From rock-n-roll to academe

February 10, 2005, vol. 32, no. 3
By Roberta Staley

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When Warren Gill was a child, a visit to grandparents in Nanaimo meant boarding a mini CPR coastal liner for a 2.5-hour brush with the finest in 1950s travel.

Here, Gill ate the best in Canadian cuisine - breaded veal cutlets - on real linen using real silver. To a small boy, it was like assuming the mantle of royalty.

This early infatuation with ocean travel maintained its sea legs over the years. The VP-university relations, who first came to SFU in 1977 as a geography professor following studies at UBC, has written numerous academic papers on West Coast shipping.

Not unexpectedly, he has also become a cruise-ship aficionado. But a love affair with the ocean wasn't the only passion spawned in youth. As a teen, Gill became bass player for a homegrown, rhythm and blues band The Spectres, which played such clubs as the Grooveyard and Oil Can Harry's. The Spectres had a unique synergy. Many of those associated with the band later shot to artistic and political prominence. Trumpet player Bruce Fairbairn, now deceased, produced records that sold more than 65 million copies for such acclaimed acts as Van Halen, INXS, Aerosmith, the Cranberries and Bon Jovi. The band's agent was Douglas Miller, mayor of Lion's Bay.

Keyboard player Don Ramsey, also deceased, was a mayor of Harrison Hot Springs while trombone player Malcolm Brodie is mayor of Richmond. Ever the academic, Gill, drawing upon these musical experiences, contributed a chapter about Seattle and Vancouver bands from the 1950s and 1960s in a book called Fast Foods, Stock Cars, and Rock-n- Roll.

Gill straddles the fence between cool and conservative. He still plays with the classic rock band Wager and has antagonized the right-wing media outlet, the Fox Network, as well as U.S. officials, whose criticism of Vancouver as Vansterdam backfired when Gill returned the volley, saying that the moniker implied enlightenment and tolerance.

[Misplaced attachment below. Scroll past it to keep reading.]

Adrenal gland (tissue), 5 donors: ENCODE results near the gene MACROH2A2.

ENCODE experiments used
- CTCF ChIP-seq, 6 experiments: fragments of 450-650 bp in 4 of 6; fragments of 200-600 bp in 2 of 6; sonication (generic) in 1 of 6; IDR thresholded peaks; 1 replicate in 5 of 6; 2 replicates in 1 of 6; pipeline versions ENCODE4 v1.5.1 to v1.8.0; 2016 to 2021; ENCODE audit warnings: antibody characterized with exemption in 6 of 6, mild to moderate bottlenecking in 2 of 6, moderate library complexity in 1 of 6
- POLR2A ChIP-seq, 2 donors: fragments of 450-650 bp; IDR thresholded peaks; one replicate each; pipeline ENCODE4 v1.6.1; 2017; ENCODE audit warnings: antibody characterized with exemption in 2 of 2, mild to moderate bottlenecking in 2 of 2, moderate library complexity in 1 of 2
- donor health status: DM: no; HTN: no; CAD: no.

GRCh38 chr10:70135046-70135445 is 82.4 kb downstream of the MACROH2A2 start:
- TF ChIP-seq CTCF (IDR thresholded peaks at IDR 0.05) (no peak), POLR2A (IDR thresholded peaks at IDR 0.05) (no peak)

Yet Gill is also the president of the Vancouver museum commission and is a past chair of the Citizen's Advisory Committee to Vancouver fire and rescue services and has served on many other community boards.

As a transportation expert and urban geographer, Gill emphasizes the need for the Lower Mainland to cease being small-town and prepare for a population surge of up to eight million people from 2.2 million in the next 20 years. "This will be a very big, sophisticated, important place, and we have to continue preparing for it now," says Gill. He says that an efficient, high-speed, public transportation system, such as the RAV line, is vital to create the capacity that can support such a large population.

SFU is playing a key role in shaping Greater Vancouver's future, Gill adds. The UniverCity development and the new Surrey campus are models for growth management. The university's 25-year commitment to downtown Vancouver has also been influential in making the downtown a more complete community. The goal of moving the school for the contemporary arts into the downtown eastside's soon-to-be renovated Woodward's building might be a reality. Once a symbol of urban decay and human despair, the Woodward's building now represents regeneration and hope. "I have no doubt that SFU can contribute to the rebuilding of that community," Gill says.

Gill's early experiences on the CPR coastal liners taught him an important lesson - the best of the best can be found right here on the West Coast.

"Vancouver is a young, vibrant city and SFU a young dynamic institution. Both are heading towards maturity with much to be proud of and much to anticipate. I'm very fortunate for having the opportunity to be involved with the development of both."

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